Break-time, when it finally comes, is taken in the Tesco car park at Brent Cross where Paul watches a floodlit game of soccer on an adjacent all-weather pitch. “Rugby’s more my game,” he remarks, as the ball arcs over the high fence and he throws it back.
Then it’s a return to work, this time to deal with faulty indicators on a D-reg Golf. Again, it’s a loose connection, but Paul advises the owner to get a replacement plug and shows him how to fit it himself. “I’ve saved him going to a garage, so that probably counts towards most of his next RAC subscription,” said Paul later.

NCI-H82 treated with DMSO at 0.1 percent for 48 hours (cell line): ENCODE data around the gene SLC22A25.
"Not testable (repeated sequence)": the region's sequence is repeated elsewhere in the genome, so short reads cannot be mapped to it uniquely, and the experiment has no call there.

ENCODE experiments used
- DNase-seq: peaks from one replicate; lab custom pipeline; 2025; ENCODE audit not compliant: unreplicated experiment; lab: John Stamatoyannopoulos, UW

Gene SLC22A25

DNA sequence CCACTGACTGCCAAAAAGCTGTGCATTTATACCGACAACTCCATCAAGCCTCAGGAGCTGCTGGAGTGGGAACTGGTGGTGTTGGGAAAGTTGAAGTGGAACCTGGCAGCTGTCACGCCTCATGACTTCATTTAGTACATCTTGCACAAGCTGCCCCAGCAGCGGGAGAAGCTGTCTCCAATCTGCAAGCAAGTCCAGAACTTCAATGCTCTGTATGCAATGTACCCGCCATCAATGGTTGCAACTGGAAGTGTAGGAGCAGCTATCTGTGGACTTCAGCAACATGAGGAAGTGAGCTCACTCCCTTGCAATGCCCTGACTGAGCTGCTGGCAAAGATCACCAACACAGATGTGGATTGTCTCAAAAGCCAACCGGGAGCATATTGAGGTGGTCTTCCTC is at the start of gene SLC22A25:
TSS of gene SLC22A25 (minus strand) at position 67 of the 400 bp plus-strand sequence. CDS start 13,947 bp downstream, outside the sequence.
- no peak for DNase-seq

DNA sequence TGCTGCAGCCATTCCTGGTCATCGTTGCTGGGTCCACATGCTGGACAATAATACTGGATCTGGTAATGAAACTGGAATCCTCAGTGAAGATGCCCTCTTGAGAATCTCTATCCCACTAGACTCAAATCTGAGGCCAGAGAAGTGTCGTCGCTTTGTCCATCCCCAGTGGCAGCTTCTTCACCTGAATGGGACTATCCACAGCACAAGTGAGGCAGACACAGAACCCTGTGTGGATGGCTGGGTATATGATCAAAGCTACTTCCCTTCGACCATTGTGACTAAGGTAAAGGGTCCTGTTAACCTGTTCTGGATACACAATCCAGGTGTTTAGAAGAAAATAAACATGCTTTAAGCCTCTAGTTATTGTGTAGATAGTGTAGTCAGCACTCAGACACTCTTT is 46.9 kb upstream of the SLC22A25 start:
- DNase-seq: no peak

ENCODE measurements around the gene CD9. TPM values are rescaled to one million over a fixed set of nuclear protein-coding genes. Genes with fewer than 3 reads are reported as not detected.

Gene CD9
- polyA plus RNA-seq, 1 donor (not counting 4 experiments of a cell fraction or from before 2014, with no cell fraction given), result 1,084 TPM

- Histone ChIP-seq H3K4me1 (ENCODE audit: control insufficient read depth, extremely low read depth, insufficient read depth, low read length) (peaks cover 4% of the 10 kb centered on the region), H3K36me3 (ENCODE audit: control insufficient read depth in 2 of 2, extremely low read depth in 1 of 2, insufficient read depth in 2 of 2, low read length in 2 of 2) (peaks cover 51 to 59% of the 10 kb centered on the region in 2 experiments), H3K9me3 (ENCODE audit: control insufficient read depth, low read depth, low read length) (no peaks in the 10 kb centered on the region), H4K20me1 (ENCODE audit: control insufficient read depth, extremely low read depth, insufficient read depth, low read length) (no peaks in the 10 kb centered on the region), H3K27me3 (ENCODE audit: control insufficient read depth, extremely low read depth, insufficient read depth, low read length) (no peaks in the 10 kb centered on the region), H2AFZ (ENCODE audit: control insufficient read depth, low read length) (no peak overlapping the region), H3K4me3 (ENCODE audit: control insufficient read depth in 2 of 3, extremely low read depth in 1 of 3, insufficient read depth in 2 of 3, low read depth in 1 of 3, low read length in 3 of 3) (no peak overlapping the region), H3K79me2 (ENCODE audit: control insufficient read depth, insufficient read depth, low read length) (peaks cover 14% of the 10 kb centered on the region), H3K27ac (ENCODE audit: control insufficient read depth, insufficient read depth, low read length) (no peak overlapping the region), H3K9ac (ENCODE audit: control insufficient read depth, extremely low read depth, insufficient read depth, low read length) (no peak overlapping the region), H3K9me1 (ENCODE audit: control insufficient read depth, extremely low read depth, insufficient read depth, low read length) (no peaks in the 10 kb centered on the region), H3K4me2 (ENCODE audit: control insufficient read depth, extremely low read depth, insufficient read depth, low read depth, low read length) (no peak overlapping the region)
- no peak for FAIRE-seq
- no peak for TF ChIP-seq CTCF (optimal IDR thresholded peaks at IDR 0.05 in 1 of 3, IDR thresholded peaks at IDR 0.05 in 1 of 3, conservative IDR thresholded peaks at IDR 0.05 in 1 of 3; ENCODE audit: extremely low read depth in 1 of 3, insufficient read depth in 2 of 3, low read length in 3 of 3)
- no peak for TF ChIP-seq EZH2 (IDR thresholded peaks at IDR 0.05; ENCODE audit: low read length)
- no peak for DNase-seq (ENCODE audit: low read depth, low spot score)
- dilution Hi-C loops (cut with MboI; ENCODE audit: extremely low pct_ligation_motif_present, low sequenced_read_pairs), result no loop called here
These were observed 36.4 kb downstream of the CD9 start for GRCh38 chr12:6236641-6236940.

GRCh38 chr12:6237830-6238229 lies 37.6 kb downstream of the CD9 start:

For the remaining two hours, he deals with only one more call, a wheel change in Hampstead. Then it’s home to Ruislip Manor, a lie in before he does the same shift the following day, and the welcome prospect of the bank holiday weekend off duty.